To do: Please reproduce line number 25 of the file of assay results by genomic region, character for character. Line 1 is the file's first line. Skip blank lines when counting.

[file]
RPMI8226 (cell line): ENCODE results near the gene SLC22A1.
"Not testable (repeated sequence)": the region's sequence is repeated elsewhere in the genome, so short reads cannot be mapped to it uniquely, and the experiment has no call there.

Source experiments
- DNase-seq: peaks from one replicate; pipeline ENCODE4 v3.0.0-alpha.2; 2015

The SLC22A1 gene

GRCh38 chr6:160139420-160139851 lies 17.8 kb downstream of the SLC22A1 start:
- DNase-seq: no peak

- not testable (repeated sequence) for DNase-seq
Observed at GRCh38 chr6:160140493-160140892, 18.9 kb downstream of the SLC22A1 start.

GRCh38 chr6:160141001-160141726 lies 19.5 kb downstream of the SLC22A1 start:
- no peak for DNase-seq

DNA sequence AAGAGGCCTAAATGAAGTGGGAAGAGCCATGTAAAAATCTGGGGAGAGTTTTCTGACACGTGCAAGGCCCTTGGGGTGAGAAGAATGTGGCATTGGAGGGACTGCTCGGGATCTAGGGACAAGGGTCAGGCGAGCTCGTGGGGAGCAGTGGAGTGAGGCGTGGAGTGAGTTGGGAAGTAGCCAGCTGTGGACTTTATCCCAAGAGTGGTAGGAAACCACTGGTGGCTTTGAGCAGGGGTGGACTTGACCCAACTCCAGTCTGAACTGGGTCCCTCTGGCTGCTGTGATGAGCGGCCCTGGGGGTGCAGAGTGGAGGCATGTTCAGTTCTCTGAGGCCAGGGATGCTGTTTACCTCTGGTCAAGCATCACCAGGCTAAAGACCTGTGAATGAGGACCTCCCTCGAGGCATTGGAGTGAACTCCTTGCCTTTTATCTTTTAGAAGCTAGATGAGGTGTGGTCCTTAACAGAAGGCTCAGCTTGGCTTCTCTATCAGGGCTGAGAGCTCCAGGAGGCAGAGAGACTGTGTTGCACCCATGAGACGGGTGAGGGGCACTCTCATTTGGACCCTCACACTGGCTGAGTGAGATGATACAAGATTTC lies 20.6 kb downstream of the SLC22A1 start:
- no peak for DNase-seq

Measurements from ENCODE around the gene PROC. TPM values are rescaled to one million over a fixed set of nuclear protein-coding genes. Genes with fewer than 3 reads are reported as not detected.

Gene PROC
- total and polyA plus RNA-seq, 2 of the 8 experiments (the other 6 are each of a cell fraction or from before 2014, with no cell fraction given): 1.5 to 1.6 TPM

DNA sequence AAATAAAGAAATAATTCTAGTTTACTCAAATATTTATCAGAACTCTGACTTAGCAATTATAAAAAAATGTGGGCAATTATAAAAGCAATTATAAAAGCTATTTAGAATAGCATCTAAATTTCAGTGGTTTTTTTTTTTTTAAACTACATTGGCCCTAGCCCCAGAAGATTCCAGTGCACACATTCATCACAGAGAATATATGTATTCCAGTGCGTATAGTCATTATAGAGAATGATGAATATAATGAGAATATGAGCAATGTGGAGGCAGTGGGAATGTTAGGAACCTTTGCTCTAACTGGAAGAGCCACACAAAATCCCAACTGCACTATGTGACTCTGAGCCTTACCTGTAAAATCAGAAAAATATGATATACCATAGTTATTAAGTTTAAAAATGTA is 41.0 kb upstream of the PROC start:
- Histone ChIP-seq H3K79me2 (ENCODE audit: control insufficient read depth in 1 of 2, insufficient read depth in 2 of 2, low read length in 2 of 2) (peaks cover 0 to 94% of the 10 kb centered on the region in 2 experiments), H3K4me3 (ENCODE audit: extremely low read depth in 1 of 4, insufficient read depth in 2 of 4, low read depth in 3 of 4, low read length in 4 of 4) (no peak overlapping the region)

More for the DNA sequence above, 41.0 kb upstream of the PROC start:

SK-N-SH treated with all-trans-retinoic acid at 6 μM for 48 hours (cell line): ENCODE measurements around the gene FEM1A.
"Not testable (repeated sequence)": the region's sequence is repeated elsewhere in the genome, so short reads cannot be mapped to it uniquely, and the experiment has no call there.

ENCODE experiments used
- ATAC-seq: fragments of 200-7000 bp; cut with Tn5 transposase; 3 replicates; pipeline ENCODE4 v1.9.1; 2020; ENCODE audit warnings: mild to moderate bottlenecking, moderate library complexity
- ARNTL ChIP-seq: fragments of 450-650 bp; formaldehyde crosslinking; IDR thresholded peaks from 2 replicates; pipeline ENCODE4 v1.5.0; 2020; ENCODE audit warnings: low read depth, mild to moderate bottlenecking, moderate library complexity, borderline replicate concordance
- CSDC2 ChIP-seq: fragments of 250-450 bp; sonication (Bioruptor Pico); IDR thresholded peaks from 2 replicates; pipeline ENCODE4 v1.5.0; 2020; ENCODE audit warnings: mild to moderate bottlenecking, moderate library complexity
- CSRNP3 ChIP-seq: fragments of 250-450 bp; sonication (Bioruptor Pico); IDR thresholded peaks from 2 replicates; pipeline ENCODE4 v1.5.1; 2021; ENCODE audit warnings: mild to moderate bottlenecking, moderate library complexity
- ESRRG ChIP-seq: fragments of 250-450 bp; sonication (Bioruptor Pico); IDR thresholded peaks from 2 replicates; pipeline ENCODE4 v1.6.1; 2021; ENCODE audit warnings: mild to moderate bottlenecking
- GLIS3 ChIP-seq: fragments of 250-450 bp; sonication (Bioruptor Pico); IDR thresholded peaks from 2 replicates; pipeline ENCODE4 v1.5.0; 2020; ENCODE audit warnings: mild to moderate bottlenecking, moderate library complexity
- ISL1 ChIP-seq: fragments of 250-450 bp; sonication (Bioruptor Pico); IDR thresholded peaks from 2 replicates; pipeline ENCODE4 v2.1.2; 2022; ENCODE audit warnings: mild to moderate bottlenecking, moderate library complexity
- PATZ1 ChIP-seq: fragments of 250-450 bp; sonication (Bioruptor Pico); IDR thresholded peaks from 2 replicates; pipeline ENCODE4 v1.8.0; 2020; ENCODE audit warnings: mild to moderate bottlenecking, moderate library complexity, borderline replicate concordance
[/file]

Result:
- CSDC2 ChIP-seq: fragments of 250-450 bp; sonication (Bioruptor Pico); IDR thresholded peaks from 2 replicates; pipeline ENCODE4 v1.5.0; 2020; ENCODE audit warnings: mild to moderate bottlenecking, moderate library complexity